In the First World War (as later in the Second) knitted items like warm socks and balaclavas were an important contribution to parcels sent to the troops by organisations like the Red Cross and the Navy League. Around New Zealand, women formed groups to knit; but in wartime, wool and the factories to spin it into yarn are soon diverted to more pressing uses. So in many places, out came the spinning wheels.

Inspired by patriotic fervour, the amount of work done was extraordinary. For example in the first 6 months of 1916, production by Canterbury Red Cross members included 8989 pairs of socks, 2426 mufflers and 1488 balaclavas. School children were taught to knit, and sometimes to spin, encouraged by songs like ‘Knitting’:
Marching, marching, thro’ the misty night,
Peering thro’ the dark, longing for a fight,
Tramping, stumbling, on the broken ground,
With the tang of battle all around…

That ‘charming patriotic song’ (so says the cover page – it has an even more ferocious second verse and no mention of knitting despite the title) – came from Britain. There were New Zealand composers too. One was Miss Jane Morison, of Masterton. Born in Scotland in 1855, she had come to New Zealand with her family in 1870. She became a music teacher, and composed a number of stirring songs, most of them during World War One.

Her ‘Spinning’ has recently been rediscovered. It would be nice to know whether Jane Morison was a spinner herself; the mention of ‘wool from the farm’ certainly rings true in the Wairarapa, where sheep have been farmed for generations. The words were published in the Wairarapa Daily Times on October 2 1917.


The sheet music (with slight changes in the words) was published in 1918 ‘with the object of encouraging a spirit of practical patriotism in young people’. The cover proclaims that it was ‘Dedicated to Patriotic School Girls’.

Since then the song has been forgotten for many years, but here it is and it was actually sung at the Wairarapa Spinners and Weavers Guild’s recent Christmas party.

If you would like to sing it too, click below to download the sheet music.

Heather Nicholson The Loving Stitch (Auckland University Press 1998) chapter 6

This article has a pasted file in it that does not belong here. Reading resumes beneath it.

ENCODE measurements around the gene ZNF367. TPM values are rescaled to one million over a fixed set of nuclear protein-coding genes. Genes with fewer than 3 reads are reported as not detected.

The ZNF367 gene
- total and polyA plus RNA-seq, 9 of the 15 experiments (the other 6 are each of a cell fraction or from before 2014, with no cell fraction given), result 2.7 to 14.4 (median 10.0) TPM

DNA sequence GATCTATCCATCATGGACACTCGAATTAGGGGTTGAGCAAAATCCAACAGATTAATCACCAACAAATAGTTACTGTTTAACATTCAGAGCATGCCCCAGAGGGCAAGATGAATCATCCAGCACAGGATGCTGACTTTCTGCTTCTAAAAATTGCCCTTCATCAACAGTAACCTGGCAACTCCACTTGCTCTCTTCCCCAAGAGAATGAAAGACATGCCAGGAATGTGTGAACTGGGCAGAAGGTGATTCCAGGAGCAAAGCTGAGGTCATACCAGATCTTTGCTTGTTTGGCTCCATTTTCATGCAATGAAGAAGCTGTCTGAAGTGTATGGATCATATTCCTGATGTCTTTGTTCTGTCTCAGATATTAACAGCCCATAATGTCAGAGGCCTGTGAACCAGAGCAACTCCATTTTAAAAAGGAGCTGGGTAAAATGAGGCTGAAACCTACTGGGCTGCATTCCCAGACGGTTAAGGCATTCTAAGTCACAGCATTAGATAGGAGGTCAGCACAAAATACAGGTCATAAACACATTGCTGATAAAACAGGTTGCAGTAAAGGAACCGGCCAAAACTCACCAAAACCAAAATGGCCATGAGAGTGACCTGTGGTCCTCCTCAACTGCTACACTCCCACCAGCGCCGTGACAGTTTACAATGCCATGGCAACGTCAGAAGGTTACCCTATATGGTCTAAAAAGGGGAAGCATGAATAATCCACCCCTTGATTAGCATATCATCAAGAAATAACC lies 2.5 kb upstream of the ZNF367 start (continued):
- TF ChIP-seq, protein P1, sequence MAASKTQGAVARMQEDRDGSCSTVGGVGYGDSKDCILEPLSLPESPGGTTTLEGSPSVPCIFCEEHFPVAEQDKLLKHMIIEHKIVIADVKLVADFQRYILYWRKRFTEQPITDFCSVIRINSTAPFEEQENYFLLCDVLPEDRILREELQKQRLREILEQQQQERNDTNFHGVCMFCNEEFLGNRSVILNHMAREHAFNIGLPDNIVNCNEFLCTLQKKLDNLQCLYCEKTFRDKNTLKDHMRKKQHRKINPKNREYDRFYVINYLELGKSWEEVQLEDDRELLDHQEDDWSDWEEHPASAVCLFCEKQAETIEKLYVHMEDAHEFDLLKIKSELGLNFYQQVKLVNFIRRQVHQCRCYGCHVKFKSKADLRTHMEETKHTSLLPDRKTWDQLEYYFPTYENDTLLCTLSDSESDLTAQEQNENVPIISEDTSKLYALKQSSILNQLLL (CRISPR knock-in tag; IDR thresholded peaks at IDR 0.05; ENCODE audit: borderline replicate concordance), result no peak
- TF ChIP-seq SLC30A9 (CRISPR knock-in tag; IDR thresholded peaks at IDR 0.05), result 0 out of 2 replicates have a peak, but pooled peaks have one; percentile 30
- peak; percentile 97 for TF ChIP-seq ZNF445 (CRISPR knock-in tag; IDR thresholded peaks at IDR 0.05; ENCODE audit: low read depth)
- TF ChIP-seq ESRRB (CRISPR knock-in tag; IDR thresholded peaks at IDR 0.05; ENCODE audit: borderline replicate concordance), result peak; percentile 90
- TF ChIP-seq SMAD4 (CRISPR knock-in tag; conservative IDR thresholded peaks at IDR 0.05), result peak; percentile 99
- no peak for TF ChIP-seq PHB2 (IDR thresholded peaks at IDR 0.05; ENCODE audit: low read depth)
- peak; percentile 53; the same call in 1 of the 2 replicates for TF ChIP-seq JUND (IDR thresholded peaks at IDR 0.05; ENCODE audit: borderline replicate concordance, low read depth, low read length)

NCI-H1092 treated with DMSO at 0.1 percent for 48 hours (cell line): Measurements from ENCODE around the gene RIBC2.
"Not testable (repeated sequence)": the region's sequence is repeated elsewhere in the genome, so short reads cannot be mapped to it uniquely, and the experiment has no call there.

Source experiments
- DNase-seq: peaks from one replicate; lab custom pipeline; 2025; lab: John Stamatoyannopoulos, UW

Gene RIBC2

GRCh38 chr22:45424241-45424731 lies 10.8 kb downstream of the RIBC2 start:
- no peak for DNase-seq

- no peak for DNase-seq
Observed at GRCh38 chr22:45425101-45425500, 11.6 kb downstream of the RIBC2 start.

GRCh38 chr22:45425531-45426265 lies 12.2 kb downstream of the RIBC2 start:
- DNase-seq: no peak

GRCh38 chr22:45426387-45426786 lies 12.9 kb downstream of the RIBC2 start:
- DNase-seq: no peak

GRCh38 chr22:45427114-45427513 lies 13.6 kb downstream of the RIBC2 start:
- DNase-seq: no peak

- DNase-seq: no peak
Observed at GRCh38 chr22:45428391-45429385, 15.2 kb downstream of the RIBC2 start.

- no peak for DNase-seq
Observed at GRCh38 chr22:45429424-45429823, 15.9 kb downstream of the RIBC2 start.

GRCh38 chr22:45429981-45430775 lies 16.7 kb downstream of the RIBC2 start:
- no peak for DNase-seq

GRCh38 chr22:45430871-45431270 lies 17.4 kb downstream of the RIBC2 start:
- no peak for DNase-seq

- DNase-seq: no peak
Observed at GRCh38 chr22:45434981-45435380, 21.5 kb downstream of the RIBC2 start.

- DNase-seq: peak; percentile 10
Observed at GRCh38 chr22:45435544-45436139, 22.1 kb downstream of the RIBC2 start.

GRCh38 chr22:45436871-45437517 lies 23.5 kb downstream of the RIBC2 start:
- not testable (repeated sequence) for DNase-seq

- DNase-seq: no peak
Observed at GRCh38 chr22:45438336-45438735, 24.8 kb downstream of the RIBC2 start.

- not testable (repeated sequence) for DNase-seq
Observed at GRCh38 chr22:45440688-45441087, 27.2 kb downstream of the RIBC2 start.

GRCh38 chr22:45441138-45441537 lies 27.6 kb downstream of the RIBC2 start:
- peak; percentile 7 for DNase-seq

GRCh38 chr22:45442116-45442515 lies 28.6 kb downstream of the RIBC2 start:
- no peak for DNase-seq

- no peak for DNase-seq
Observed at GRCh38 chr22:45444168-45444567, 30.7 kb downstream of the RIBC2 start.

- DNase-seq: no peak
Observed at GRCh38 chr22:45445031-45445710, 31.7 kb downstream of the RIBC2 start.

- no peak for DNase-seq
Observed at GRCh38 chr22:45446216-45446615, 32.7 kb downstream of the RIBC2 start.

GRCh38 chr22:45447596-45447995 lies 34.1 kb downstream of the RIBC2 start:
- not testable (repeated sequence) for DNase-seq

Paul Turner, ‘New Zealand Music during the First World War: the Songs of Miss Jane Morison’ Journal of New Zealand Literature 33, Part 2: New Zealand and the First World War (2015), pp. 72-88
And thankyou to John MacGibbon, who succeeded in locating the music and accompanied our (very) amateur performance. No, there is no recording …

A special museum

First I must reassure you that I and mine, and the museum I’m about to describe, are all unharmed by the 7.8 magnitude earthquake that struck New Zealand in the early hours of the 11th of November.

Many people and places weren’t so lucky – you will have seen pictures of the devastation in and around Kaikoura, and perhaps also of the buildings in Wellington’s centre that haven’t held up as well as they should have (though to be fair, most of Wellington is fine). Earthquakes are a fact of life that we have to cope with, if we want to live in this beautiful land beside the junction of two tectonic plates. I may talk more about that some other time.

Right now, I want to tell you about a very special place in Masterton – The Wool Shed, New Zealand’s National Museum of Sheep and Shearing. (Some of what follows was first published as part of a longer article in Yarnmaker 25 (Winter 2015). I have added more photos. as well as several videos taken by John MacGibbon.)

Wool Shed exterior

A few years ago, two old woolsheds were rescued after more than a century of use on Wairarapa farms, and trucked into town. You can watch their often hair-raising journeys thrugh winding country roads:

Then a team of local volunteers joined them together and lovingly restored (but by no means “modernised”) them. Farming families and descendants from around the Wairarapa and further afield contributed memorabilia, knowledge, and often their time.

Shearing board

Here the story of sheep and wool in New Zealand is told, from the beginning: Captain James Cook put two sheep ashore in 1779, but they ate a poisonous plant and died. In the 1800s more sheep arrived, mostly Merinos, and soon large-scale farming was spreading. In the 20th century Romneys and other stronger-woolled breeds began to predominate, their wool and meat being among our main exports. Numbers are down now, but there are still six sheep for every citizen.

On view are examples of shearing and sheep-farming equipment (some items have changed surprisingly little over the years) and mementos of the wool industry old and new.

Shearing gear

There’s even an original bushmen’s hut that was built in the late 1800s for the use of bush fellers and fencers clearing land for sheep farming – step inside and feel yourself a real pioneer.

Bushmen's hut

There’s plenty about wool and its uses, and a new display about the history of spinning that I’m particuarly proud of having helped with.

Photo credit: John MacGibbon

Photo credit: John MacGibbon

Wool shed volunteers entertain and instruct visitors with real-life shearing during summer weekends or if a group has booked ahead.

Shearing demo

When you visit you may also find the Wairarapa Spinners and Weavers Guild: we meet every Wednesday and the first Saturday of each month except January. There are about 90 of us, spinners, weavers, knitters and felters. Weaving happens upstairs where members keep several looms (including one set up for visitors to “have a go”). Downstairs we ply our other crafts, and we love to chat with visitors.

So to anyone with an interest in sheep or wool – do visit if you get the chance. We’d love to see you!